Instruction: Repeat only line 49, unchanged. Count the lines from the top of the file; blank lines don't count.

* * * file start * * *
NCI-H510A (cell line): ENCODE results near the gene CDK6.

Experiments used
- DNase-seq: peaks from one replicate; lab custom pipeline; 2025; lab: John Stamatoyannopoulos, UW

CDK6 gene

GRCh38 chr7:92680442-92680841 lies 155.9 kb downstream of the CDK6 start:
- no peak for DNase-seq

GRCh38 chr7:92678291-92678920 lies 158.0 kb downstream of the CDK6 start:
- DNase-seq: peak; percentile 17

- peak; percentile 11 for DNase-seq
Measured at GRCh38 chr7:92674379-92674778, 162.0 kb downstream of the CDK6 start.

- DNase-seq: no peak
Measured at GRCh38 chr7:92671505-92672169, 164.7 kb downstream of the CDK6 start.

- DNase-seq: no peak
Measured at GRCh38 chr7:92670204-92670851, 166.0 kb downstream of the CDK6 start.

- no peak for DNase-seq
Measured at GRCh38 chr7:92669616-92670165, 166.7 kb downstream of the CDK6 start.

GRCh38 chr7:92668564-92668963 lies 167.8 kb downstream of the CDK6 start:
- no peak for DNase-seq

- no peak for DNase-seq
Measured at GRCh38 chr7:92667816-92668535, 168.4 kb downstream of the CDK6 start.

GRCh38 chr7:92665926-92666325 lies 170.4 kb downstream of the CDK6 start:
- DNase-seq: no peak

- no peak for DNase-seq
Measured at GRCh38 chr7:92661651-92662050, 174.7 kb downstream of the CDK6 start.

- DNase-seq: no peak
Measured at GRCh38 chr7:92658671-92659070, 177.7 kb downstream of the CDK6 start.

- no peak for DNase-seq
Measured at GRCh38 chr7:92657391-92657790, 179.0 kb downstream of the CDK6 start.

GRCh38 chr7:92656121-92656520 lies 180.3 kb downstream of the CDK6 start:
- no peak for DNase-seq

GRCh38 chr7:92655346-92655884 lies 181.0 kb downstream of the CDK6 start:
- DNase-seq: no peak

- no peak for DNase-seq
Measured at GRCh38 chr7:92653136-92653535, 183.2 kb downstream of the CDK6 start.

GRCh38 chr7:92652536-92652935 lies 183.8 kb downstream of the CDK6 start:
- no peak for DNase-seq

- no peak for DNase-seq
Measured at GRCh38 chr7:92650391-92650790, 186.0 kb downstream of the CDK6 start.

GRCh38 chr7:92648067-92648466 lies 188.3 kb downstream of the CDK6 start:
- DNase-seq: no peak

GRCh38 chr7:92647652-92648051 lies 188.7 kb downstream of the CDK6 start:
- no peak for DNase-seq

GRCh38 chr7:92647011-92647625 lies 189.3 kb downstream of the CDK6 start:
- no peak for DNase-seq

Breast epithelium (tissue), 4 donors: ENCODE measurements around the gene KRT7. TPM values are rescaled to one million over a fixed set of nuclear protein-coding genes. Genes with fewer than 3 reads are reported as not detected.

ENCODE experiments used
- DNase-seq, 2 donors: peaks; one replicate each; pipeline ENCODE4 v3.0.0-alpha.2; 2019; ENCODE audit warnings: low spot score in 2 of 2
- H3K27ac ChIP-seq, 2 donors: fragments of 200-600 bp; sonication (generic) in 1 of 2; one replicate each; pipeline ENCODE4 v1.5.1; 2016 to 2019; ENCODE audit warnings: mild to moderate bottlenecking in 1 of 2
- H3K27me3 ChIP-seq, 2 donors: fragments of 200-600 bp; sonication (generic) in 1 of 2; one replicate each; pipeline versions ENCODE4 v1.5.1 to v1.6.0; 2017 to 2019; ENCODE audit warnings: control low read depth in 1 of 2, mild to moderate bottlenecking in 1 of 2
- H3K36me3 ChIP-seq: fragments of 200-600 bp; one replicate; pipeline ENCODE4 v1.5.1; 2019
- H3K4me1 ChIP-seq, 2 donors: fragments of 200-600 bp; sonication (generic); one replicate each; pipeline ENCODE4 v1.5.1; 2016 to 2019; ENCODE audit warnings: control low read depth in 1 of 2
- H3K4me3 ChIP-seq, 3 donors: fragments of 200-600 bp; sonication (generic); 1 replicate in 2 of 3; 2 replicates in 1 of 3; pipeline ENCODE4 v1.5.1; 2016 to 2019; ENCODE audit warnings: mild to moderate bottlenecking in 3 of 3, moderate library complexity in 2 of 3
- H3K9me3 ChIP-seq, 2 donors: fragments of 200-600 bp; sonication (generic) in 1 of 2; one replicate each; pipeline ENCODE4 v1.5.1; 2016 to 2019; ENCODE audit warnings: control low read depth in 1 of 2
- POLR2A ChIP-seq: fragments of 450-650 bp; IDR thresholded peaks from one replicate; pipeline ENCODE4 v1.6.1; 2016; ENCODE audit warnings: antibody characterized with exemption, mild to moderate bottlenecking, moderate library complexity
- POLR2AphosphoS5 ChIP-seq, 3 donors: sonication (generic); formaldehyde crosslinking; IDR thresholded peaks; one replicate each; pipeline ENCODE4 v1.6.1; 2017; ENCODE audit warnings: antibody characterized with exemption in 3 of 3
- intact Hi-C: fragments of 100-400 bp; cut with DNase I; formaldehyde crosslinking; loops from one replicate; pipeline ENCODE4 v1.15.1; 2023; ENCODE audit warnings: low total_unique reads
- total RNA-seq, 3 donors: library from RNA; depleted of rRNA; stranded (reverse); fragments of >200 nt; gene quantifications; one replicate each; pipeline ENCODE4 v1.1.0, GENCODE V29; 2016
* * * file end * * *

- H3K27me3 ChIP-seq, 2 donors: fragments of 200-600 bp; sonication (generic) in 1 of 2; one replicate each; pipeline versions ENCODE4 v1.5.1 to v1.6.0; 2017 to 2019; ENCODE audit warnings: control low read depth in 1 of 2, mild to moderate bottlenecking in 1 of 2